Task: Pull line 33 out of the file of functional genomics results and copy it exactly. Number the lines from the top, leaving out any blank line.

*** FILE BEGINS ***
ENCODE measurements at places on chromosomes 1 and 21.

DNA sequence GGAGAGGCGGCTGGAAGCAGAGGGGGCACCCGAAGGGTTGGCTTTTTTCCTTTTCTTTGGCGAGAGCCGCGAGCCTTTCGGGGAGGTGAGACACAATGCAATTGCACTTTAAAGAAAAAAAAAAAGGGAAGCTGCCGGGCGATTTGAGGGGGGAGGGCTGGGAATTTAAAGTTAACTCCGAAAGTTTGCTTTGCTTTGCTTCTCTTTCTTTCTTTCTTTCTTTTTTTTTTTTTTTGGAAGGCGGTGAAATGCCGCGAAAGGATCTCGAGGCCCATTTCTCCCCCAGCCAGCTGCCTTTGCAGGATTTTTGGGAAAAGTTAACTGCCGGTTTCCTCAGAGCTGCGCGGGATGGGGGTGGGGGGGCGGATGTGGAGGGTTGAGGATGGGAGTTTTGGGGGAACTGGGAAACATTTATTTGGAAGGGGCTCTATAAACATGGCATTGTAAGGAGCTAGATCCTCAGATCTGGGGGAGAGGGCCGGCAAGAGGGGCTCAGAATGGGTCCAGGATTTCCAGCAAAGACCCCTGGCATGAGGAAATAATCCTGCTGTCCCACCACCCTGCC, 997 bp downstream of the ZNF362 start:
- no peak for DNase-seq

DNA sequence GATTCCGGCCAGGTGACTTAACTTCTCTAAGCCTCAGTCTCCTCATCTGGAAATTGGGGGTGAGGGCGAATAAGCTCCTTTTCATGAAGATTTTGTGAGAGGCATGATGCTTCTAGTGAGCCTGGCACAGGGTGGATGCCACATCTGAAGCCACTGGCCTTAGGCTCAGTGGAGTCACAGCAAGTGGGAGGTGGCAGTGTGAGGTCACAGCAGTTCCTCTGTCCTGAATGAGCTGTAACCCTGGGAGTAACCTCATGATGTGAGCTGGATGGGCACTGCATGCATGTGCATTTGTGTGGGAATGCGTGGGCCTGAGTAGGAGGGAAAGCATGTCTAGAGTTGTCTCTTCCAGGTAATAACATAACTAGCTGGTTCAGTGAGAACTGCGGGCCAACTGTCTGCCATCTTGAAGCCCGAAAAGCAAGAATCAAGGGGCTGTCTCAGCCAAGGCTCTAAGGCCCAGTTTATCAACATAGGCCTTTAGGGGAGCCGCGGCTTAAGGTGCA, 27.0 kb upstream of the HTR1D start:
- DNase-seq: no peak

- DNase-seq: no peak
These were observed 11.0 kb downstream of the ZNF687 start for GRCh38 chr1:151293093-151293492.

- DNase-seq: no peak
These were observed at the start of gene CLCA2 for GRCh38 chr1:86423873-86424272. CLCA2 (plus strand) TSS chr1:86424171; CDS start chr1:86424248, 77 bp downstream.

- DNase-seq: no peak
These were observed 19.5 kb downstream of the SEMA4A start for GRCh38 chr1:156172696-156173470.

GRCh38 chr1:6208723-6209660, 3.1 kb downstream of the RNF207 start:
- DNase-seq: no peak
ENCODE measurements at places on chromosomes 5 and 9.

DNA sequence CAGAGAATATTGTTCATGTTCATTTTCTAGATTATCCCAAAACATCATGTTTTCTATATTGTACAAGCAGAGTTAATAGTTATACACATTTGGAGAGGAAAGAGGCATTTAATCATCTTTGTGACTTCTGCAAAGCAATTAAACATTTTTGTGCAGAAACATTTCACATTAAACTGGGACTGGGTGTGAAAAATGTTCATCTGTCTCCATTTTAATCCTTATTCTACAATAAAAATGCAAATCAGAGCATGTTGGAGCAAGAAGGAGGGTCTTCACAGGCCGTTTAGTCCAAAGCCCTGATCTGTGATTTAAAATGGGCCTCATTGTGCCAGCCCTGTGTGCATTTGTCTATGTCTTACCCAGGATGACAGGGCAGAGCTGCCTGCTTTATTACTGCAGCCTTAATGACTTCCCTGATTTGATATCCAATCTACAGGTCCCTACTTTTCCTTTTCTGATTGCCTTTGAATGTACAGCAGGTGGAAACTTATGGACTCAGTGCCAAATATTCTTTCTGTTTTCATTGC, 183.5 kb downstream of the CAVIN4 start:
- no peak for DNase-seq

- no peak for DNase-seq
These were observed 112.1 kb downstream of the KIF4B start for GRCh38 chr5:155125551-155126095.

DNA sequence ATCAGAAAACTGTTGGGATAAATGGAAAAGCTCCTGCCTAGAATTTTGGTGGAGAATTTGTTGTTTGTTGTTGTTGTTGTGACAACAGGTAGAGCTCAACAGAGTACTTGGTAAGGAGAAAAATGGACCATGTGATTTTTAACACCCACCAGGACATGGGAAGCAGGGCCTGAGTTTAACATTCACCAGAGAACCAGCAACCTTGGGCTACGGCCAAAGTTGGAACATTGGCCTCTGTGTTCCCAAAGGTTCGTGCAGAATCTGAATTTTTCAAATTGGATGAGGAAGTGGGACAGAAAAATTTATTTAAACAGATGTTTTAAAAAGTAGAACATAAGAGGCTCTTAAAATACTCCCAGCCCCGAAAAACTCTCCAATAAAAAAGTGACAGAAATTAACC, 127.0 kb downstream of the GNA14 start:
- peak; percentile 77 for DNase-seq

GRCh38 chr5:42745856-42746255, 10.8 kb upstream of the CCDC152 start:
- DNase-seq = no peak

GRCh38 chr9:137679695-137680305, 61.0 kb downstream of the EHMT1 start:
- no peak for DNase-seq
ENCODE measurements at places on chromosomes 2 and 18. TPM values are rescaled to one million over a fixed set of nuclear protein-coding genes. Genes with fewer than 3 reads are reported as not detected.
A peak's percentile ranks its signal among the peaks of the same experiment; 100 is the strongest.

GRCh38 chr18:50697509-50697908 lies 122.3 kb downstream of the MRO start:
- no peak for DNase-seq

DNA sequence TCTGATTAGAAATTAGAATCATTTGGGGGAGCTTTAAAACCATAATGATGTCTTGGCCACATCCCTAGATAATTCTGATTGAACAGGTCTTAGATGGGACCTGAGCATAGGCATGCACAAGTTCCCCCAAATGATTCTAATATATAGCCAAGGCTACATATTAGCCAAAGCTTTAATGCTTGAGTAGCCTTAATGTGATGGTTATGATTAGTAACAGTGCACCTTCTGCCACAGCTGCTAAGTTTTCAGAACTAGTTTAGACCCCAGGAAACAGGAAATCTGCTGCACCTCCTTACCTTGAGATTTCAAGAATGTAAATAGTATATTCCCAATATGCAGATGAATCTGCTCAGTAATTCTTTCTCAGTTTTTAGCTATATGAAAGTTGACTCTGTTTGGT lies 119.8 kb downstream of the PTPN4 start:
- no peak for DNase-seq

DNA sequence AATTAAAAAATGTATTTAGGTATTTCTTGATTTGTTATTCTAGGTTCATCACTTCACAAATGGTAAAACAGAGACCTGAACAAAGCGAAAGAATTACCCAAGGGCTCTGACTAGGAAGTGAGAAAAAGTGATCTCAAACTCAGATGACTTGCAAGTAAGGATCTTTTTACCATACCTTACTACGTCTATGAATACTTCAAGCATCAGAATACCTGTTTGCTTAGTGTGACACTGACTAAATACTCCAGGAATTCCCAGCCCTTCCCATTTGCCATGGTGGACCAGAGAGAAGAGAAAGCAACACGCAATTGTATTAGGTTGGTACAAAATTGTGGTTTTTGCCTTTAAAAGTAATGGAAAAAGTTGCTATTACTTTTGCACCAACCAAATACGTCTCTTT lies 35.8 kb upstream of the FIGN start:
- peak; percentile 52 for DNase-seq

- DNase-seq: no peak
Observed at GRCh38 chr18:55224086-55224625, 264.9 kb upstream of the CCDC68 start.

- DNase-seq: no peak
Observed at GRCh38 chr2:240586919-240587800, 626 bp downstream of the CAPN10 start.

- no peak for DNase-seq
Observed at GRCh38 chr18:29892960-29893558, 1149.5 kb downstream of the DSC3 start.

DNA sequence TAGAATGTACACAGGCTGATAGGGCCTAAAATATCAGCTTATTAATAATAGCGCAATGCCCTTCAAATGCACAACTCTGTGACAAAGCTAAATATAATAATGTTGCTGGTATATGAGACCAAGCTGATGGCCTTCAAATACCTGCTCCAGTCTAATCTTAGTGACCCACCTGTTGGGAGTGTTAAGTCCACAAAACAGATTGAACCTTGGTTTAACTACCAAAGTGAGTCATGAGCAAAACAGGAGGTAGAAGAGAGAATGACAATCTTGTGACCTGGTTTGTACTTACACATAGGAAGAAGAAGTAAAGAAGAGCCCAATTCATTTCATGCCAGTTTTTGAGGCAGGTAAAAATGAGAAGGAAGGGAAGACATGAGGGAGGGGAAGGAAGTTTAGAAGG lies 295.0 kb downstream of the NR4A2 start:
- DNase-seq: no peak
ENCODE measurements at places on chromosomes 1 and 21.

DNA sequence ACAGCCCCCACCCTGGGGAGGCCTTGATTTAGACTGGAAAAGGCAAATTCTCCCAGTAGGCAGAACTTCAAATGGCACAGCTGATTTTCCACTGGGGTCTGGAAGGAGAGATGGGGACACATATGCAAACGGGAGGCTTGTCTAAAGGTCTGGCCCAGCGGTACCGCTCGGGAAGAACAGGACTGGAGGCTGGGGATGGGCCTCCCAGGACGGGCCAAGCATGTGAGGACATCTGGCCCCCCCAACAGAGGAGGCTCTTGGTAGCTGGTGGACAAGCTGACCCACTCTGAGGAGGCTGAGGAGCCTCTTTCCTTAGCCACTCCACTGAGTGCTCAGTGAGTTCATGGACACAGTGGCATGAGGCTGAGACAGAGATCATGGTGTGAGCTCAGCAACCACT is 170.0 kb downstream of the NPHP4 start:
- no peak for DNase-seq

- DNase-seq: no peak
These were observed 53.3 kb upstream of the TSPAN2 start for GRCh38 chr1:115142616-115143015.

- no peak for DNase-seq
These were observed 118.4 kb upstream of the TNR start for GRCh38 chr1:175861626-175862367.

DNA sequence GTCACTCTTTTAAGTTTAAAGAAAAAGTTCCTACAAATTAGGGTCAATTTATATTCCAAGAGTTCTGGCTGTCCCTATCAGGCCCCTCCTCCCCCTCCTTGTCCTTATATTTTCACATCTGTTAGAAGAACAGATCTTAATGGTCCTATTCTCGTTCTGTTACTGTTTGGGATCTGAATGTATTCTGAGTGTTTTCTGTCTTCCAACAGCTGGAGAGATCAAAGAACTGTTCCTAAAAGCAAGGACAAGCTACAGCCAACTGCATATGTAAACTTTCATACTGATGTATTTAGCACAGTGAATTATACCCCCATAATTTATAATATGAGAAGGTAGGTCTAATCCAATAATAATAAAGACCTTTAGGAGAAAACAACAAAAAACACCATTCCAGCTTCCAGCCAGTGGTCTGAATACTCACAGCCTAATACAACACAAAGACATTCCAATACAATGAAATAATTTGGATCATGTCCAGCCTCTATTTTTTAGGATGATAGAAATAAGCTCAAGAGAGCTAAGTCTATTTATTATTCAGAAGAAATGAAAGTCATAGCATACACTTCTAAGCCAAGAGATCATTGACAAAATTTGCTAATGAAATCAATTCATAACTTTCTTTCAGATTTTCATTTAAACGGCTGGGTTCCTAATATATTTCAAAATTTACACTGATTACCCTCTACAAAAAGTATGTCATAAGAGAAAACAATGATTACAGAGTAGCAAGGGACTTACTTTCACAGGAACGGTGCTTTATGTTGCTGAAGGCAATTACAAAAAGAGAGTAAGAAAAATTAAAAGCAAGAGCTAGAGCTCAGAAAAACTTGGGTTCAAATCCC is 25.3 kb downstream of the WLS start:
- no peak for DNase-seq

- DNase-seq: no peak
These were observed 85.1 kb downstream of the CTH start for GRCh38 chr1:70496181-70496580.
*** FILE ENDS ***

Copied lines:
- DNase-seq: no peak